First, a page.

Following is an excerpt from a report in LA Times about the Nano plant in Gujarat and how some of the landlosers have managed their finances.
But Pathan, and scores like him who live in the shadow of a new factory built by Tata Motors to make its ultra-cheap Nano car, are the beneficiaries of the race to transform India from a nation of small farmers to an industrialized power.
… Against this backdrop of strife, Pathan’s story is the ideal of what could be achieved if the more than 50 percent of Indians who live off the land get a real stake in the new economy. It’s a principle that advocates of market capitalism and human rights activists can agree on, but that often fails to materialize across rural India, where stories of powerful business interests and corrupt officials conspiring to throw poor farmers off their land are all too common.
Around the Tata plant in Sanand, in the western state of Gujarat, people have begun to talk of the "Nano effect."
Go down a narrow lane that runs to dirt not 15 minutes from the factory and amid the gamboling goats of Chharodi village, you will find 25 new homes.
Property prices have risen sharply — from 50 to 400 percent — and men are making fortunes brokering land deals.
The village head says three dozen of the 3,000 people in Chharodi have gotten work from contractors. The Nano factory hasn’t given them jobs directly, but it has offered a toehold in the industrial economy. They remain farmers, but a growing part of their income comes from informal business ventures or work for contractors.
Pathan and his three brothers sold the government one-third of their family farm to make way for the Nano plant. They were paid 20 million rupees ($432,900) — a fortune even in Gujarat, one of India’s richest states.
Ask the Pathan brothers what they did with this money, and they grin like schoolboys.
They bought 2.7 hectares (6.6 acres) of land — more than doubling their initial landholding — three kilometers (two miles) away, where they are preparing to plant their first crop.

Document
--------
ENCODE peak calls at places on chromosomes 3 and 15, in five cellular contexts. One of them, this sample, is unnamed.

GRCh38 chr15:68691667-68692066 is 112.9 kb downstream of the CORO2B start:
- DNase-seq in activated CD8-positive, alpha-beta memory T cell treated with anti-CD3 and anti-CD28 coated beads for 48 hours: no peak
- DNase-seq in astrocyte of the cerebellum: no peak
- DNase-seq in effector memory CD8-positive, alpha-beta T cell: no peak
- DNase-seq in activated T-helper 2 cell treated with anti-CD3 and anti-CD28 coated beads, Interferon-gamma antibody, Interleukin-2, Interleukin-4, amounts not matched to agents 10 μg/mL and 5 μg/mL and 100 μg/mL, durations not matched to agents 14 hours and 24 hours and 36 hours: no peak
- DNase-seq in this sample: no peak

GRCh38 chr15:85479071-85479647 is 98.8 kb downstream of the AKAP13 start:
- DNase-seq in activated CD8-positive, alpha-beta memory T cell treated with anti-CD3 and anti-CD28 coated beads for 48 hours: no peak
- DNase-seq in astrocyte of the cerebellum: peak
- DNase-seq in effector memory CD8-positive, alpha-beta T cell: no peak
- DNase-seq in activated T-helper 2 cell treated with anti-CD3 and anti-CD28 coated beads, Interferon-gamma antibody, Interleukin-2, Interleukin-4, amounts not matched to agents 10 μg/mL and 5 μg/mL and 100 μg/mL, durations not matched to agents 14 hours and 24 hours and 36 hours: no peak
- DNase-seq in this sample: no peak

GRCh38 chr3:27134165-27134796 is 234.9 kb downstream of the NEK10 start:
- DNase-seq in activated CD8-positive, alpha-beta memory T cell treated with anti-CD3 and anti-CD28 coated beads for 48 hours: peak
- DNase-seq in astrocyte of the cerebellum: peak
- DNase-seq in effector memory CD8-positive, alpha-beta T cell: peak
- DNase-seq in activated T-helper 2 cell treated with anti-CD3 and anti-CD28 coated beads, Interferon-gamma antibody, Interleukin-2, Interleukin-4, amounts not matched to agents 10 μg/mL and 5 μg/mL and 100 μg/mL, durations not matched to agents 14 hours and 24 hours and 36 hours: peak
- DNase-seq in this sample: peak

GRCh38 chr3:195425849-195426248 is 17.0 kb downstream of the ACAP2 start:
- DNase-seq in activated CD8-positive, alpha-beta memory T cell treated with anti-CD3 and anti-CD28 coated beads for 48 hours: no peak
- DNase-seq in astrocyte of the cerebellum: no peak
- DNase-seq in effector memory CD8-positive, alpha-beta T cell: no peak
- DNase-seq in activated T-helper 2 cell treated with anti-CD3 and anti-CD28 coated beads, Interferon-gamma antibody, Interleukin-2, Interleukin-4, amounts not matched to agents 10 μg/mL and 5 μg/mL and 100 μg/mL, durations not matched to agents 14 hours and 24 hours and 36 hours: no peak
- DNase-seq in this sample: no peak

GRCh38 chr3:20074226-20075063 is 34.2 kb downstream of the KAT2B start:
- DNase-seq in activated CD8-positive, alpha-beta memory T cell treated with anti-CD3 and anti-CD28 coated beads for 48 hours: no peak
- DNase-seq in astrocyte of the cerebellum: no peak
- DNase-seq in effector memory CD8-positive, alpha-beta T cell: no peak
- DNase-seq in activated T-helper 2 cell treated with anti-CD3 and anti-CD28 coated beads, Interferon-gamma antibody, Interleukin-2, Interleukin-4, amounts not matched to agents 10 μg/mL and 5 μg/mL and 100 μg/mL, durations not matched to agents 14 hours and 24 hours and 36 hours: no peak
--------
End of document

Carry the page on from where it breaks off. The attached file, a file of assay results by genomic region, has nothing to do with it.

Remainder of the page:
They bought seven tractors and three Bolero jeeps, which they use for contracting work at the Nano site, raking in 455,000 rupees ($9,848) a month.
They are rebuilding their family home. Gone is the mud and thatch. Today their angular concrete two-story is the biggest on the block.
"You’ve done a damn good job out here," Pathan says of Ratan Tata, who heads the Tata group’s sprawling industrial empire.
The underlined part above is an important part. If the land losers are paid multiple times the "current" value of their land, in most places they can easily buy more than that amount of land within a few kms.
Following is an excerpt from a Nageswar Patnaik article in Economic Times.
There is something to cheer about for the families displaced by the Tata Steel Project at Kalinganagar. These families have achieved zero dropout rate at elementary school level, sustainable environment, poverty eradication, increase in literacy rate, gender equality, empowerment of women.
The achievers of these challenging Millennium Development Goals (MDGs) are not highly educated and extraordinary urbanite people, but ordinary members of self-help groups residing in rehabilitation colonies at Kalinga Nagar in Orissa’s Jajpur district.
Helped by country’s major steel producer, Tata Steel, the self-help groups called Tata Steel Parivars (TSPs) have successfully ensured that all children living in the colony went to the school and got education. Tata Steel is setting up of a 6-million ton per annum integrated steel plant at Kalinganagar Industrial Complex at Kalinga Nagar in Jajpur district.
“The noteworthy achievement of Tata Steel Parivars [TSP] at Kalinganagar is that those families have achieved the target of 100% elementary education with zero school drop out rate,” says Sukanta Rout, an educationist who played a crucial role in motivating the children, mostly tribals, to go to the school.